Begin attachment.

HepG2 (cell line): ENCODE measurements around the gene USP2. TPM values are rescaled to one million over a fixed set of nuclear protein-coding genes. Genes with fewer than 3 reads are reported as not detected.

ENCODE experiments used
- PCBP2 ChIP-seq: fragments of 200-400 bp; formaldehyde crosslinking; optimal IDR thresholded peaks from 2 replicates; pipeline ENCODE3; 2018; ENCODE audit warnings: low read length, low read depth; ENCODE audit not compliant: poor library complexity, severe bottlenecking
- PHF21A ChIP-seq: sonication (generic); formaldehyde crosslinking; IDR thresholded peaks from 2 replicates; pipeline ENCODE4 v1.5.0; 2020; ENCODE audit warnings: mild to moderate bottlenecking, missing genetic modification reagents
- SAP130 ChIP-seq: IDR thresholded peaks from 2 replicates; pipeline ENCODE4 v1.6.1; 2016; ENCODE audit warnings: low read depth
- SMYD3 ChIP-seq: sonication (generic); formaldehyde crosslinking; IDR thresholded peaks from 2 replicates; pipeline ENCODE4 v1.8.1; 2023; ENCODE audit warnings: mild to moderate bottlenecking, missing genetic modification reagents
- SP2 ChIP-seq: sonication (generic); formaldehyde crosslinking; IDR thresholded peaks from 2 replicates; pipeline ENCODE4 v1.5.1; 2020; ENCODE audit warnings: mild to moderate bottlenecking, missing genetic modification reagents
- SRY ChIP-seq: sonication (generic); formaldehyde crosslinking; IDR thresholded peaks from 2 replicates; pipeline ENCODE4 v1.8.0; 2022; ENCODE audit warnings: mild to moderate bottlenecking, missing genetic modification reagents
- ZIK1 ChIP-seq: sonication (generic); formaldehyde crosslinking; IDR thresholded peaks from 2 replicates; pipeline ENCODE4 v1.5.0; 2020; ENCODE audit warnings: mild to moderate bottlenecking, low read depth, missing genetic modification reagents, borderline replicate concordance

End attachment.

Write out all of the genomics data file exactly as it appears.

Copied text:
HepG2 (cell line): ENCODE measurements around the gene USP2. TPM values are rescaled to one million over a fixed set of nuclear protein-coding genes. Genes with fewer than 3 reads are reported as not detected.

ENCODE experiments used
- PCBP2 ChIP-seq: fragments of 200-400 bp; formaldehyde crosslinking; optimal IDR thresholded peaks from 2 replicates; pipeline ENCODE3; 2018; ENCODE audit warnings: low read length, low read depth; ENCODE audit not compliant: poor library complexity, severe bottlenecking
- PHF21A ChIP-seq: sonication (generic); formaldehyde crosslinking; IDR thresholded peaks from 2 replicates; pipeline ENCODE4 v1.5.0; 2020; ENCODE audit warnings: mild to moderate bottlenecking, missing genetic modification reagents
- SAP130 ChIP-seq: IDR thresholded peaks from 2 replicates; pipeline ENCODE4 v1.6.1; 2016; ENCODE audit warnings: low read depth
- SMYD3 ChIP-seq: sonication (generic); formaldehyde crosslinking; IDR thresholded peaks from 2 replicates; pipeline ENCODE4 v1.8.1; 2023; ENCODE audit warnings: mild to moderate bottlenecking, missing genetic modification reagents
- SP2 ChIP-seq: sonication (generic); formaldehyde crosslinking; IDR thresholded peaks from 2 replicates; pipeline ENCODE4 v1.5.1; 2020; ENCODE audit warnings: mild to moderate bottlenecking, missing genetic modification reagents
- SRY ChIP-seq: sonication (generic); formaldehyde crosslinking; IDR thresholded peaks from 2 replicates; pipeline ENCODE4 v1.8.0; 2022; ENCODE audit warnings: mild to moderate bottlenecking, missing genetic modification reagents
- ZIK1 ChIP-seq: sonication (generic); formaldehyde crosslinking; IDR thresholded peaks from 2 replicates; pipeline ENCODE4 v1.5.0; 2020; ENCODE audit warnings: mild to moderate bottlenecking, low read depth, missing genetic modification reagents, borderline replicate concordance